According to Gaggini, and marketing director Lynn Gibney, response to the video has been very positive. On the Accquilt Facebook page Donna Hull says about the video, “I am so glad god made me a quilter. I can’t think of anything in life that would be more relaxing. I am blessed for sure.” Facebook fan Diana Fleck says, “Thank you, God, for making me a quilter! What pleasure it brings!”
Quilt designer Jen Frost of the blog Faith and Fabric also enjoyed the video, finding it to be “a humorous and tender look at quilters.”
“To be honest, in the first few seconds I was a bit on guard,” Frost says. “Even in a country where religious freedom is celebrated, Christianity seems to be the one faith where, when potshots are taken, no repercussions follow.” For Frost the videos “main points around honoring life, spreading love, building community, and sharing joy echo teachings found in scripture” and she feels God would be amused by the video.
Yet not every had that reaction, including Sarah Machado who, after viewing the video, told me on Twitter, “I am a devout Christian and found it somewhat sacrilegious. Quilters are great. But quilting in and of itself doesn’t make a saint. Putting quilting up on this high pedestal seems unnecessary. Quilts can be used for great things, but I think God is okay if we make quilts just because we think it’s fun.”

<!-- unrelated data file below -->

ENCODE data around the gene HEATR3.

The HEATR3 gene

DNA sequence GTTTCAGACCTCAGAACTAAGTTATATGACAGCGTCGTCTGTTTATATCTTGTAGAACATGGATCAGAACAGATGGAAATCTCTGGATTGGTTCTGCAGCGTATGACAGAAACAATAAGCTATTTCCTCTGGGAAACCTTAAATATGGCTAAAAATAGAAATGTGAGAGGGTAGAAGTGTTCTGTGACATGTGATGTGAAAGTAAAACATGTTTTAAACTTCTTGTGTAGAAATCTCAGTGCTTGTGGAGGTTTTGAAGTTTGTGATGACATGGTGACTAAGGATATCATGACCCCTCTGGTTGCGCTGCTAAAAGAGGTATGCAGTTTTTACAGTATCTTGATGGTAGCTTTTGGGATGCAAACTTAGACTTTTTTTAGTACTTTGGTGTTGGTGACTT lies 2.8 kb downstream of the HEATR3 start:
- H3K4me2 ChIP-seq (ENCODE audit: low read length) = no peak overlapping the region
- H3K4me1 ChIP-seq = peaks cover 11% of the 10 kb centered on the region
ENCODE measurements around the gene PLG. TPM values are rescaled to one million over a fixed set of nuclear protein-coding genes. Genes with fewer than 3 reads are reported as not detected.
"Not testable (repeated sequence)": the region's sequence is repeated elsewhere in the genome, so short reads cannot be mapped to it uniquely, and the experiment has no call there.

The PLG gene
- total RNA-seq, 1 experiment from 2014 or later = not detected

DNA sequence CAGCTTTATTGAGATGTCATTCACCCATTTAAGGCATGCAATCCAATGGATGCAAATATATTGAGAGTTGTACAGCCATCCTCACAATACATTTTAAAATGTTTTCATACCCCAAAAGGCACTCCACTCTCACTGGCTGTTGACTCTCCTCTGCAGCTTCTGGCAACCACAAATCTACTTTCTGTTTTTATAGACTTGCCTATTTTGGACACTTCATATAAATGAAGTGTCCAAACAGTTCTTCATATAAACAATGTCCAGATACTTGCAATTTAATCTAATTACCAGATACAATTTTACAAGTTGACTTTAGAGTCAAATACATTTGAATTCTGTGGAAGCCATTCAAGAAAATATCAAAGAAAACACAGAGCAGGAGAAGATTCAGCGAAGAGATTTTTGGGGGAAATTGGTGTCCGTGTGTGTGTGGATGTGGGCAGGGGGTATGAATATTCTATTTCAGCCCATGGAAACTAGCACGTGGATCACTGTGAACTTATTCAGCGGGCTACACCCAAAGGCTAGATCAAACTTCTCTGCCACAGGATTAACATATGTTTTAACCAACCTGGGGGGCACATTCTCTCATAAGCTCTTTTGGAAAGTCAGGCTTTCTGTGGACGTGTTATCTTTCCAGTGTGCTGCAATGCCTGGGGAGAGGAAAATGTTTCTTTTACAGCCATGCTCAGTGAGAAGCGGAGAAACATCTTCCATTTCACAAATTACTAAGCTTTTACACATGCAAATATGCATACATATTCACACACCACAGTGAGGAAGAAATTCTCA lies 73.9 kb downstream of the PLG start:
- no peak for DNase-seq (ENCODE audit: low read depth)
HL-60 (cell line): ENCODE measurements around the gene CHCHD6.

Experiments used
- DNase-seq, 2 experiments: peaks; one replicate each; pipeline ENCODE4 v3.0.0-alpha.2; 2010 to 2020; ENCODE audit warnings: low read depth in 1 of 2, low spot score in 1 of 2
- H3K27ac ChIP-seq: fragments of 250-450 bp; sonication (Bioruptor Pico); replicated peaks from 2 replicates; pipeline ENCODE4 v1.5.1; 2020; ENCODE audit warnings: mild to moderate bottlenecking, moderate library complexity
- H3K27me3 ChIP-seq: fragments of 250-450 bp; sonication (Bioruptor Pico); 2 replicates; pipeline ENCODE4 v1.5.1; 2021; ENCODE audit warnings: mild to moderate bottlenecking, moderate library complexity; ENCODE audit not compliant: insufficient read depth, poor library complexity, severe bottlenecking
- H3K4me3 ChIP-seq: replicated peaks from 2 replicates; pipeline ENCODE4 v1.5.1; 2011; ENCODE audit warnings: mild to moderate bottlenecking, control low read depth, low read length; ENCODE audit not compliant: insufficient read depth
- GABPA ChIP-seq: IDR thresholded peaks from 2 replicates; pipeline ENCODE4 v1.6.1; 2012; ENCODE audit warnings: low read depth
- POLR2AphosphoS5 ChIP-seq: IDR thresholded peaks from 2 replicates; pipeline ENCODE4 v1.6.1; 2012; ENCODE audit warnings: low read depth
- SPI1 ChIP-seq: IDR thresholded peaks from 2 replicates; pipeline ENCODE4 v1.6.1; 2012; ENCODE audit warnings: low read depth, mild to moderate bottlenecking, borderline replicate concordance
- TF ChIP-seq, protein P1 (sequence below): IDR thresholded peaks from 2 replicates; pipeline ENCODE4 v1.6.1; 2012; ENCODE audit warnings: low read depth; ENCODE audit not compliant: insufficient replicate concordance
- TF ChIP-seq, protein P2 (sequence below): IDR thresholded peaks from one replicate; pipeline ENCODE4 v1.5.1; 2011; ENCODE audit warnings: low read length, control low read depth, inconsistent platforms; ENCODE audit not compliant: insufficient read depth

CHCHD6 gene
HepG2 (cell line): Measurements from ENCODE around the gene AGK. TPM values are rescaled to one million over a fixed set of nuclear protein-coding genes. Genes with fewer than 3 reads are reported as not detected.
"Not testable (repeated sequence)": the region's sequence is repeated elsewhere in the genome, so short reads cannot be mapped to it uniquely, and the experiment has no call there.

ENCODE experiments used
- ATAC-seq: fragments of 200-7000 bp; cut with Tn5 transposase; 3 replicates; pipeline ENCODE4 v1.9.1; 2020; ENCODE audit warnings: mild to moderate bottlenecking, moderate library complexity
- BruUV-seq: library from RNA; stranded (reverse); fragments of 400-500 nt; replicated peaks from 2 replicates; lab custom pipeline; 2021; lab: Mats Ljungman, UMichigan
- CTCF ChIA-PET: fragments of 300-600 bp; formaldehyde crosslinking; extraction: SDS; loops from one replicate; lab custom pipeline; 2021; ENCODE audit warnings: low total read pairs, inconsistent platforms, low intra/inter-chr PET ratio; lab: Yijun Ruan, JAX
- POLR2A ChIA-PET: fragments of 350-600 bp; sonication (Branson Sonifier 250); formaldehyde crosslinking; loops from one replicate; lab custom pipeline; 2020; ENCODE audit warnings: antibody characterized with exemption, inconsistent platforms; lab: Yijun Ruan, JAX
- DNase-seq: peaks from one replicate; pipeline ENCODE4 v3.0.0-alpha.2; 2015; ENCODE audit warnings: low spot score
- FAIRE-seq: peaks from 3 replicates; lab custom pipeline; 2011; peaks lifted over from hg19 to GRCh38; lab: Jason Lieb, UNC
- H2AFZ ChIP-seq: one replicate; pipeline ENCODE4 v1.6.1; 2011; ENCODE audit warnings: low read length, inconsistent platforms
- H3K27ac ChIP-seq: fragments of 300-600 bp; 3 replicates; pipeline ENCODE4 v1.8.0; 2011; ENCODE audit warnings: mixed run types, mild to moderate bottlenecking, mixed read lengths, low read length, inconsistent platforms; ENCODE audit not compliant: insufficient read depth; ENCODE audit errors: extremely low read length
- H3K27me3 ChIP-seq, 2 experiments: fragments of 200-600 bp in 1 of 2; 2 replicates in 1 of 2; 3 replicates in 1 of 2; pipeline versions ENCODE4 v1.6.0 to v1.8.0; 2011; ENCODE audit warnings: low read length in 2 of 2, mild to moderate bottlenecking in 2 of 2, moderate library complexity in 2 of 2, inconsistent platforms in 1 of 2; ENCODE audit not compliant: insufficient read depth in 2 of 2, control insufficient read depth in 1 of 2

Quilter Melanie McNeil pushed the idea further. “While I know many quilters take inspiration from their faith, I would rather keep religion out of people’s general understanding of what I do. Using God as a marketing tool is gross.”
At first Gaggini denied that the video was being used for marketing purposes, but when I pointed out that it a lead magnet on the Accuquilt site so that viewing access was granted after visitors entered their email addresses he acknowledged that indeed it was.
“So God Made a Quilter” is currently the seventh most popular video on Accuquilt’s YouTube channel with 53,732 views. “Nothing really compares to it,” Gibney told me. “It’s among our most shared content.”
Still other quilters take issue with the gender of the narrator. Designer Sam Hunter says,“To have it read by a man, not a woman, implies a male authority over a primarily female endeavor and I’m sick of us allowing men to describe our worlds and write our histories.”
Avid quilter, attorney Jennifer Bernstein, added, “This very much changes my feelings towards the company. And since I have some products, it makes me feel conflicted. As a Jew, it makes me feel almost like if they had known, they wouldn’t have sold to me.”
Gaggini says that although both he and his business partner are Christians, “we don’t push that on anyone.”
“When we have events in our facility, like if we’re going to have a big Thanksgiving dinner, or we bring food in, we pray before that and that’s just what we do,” he says, “but we’re not as deep as what Hobby Lobby does. People wouldn’t say Accuquilt is known as that, but we are Christians, we believe in God, but it’s not in the mission statement.”
The “So God Made a Quilter” video was a one-off piece meant to be fun, Gaggini says. The company doesn’t have plans to produce other similar spots for the future.